is reader-funded journalism. To keep it going and free-to-view, it takes people like you to act now and subscribe today for €5, €10, or €20 per month.

6 things to improve the car-free Capel Street quickly

COMMENT & ANALYSIS: For clarity, I have to start this article by saying: Capel Street is now car-free, but cycling is still allowed. Allowing cycling was part of the plan and the reason why the council avoided the term “pedestrianisation”. This wasn’t clear from some of the news coverage, but doesn’t change the fact that cycling is now allowed.

Now that that’s out of the way, here’s five suggestions to improve the street that should be addressed quickly.

1. Remove any excessive signs, fences, bollards etc

The fences, bollards beyond the access points, redundant signs and line markings should be removed, both to reduce clutter and also open up the street for pedestrians.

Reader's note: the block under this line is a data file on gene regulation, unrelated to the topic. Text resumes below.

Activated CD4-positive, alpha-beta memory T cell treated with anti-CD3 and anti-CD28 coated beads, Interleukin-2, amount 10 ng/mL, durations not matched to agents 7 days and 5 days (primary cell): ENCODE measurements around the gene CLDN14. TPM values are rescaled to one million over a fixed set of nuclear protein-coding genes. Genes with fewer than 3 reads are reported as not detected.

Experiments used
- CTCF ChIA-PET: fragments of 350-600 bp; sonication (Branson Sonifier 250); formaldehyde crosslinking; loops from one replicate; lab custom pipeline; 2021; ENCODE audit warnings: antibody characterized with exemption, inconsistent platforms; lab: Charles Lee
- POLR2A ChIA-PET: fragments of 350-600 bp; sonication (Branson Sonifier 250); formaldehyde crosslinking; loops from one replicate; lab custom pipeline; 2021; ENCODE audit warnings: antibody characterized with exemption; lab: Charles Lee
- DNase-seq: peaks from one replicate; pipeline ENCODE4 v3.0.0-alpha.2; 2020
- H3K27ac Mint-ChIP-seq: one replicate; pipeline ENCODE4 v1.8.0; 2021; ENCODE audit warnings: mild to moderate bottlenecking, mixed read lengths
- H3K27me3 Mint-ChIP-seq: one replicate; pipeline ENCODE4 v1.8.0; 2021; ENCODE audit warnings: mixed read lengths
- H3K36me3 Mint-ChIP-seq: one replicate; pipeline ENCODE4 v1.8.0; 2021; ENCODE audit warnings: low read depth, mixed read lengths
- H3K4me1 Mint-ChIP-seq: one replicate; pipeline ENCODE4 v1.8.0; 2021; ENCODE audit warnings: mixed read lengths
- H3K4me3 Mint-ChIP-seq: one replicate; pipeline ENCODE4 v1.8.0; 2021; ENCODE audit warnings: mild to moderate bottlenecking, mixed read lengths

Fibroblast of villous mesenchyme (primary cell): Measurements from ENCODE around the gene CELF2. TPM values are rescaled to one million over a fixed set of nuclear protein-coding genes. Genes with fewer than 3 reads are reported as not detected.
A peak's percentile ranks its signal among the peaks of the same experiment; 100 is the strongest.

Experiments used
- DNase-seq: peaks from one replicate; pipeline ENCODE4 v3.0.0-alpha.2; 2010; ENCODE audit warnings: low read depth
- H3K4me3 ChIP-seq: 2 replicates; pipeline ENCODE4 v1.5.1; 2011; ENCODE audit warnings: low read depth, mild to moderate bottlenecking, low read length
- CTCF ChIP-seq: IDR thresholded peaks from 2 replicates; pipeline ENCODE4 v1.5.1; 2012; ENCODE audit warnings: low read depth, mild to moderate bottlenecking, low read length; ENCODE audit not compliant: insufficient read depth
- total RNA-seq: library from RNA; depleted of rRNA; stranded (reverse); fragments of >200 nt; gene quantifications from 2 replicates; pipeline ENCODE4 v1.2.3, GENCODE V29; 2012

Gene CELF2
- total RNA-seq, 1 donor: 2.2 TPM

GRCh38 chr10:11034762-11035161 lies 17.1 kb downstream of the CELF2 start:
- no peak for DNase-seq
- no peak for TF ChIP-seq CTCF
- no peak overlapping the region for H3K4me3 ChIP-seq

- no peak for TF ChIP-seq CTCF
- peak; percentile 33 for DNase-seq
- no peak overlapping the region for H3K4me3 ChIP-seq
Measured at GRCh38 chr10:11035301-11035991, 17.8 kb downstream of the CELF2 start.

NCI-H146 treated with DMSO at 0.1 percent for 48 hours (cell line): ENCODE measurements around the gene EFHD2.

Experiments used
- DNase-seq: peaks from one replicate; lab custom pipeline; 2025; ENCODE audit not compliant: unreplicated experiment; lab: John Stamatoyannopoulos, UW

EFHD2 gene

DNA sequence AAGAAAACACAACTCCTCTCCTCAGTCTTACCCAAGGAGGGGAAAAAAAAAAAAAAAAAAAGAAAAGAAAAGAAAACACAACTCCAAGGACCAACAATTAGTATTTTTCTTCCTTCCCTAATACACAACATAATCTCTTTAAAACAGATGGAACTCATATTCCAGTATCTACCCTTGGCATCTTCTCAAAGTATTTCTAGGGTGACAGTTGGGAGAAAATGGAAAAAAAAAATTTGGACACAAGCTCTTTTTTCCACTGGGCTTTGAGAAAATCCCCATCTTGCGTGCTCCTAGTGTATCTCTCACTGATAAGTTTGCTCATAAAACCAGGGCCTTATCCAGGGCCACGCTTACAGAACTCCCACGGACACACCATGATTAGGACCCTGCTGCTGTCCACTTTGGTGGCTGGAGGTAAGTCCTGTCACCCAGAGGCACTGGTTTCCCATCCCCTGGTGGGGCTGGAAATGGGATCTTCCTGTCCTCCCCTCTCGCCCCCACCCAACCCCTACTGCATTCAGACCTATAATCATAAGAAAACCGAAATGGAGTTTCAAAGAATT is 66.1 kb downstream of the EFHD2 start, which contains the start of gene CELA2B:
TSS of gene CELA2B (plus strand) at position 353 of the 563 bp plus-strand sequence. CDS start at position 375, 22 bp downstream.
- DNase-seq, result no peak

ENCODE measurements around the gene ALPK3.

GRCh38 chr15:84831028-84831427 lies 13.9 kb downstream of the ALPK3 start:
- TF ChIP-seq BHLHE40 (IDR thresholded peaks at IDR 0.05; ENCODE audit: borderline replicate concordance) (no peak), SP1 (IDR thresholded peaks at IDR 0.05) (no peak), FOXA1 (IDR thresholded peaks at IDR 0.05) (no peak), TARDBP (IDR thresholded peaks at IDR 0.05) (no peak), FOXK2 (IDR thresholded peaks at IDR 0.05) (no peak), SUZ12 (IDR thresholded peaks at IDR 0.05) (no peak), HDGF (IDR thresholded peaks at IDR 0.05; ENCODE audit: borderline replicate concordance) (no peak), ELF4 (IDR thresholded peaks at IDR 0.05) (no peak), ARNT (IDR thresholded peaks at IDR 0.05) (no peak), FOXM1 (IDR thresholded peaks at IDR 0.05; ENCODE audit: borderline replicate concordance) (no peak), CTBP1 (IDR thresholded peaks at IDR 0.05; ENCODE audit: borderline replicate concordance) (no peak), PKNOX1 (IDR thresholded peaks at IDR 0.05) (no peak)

There especially shouldn’t be any yellow posts and plastic bollards left on the street beyond the entry points, where motorists are diverted away.

The cycle lanes (as the one pictured above, right) installed when there were still cars on the street should be removed or at least adjusted.

2. Provide for cycling northbound on Capel Street

Dublin City Council has promised formal provision to allow people to cycle northbound. It’s a good idea to do this as quickly as possible to not just allow for (legal) cycling permeability from the quays and just along Capel Street and it’s side streets, but also to allow for clarity for everyone involved.

The last 50 metres or so at the south end of Capel Street still has motor traffic on it (pictured above). This allows motorists existing Great Grand Street to access the quays and Grattan Bridge (aka Capel Street Bridge). But it means a contra-flow lane will be needed here to allow for northbound cycling access to Capel Street.

It will also be tricky to provide for access to Capel Street from the quay-side cycle path, especially while the bridge is still open to cars. But this shouldn’t be used as a reason to delay providing northbound access along Capel Street.

3. Improve the surface visually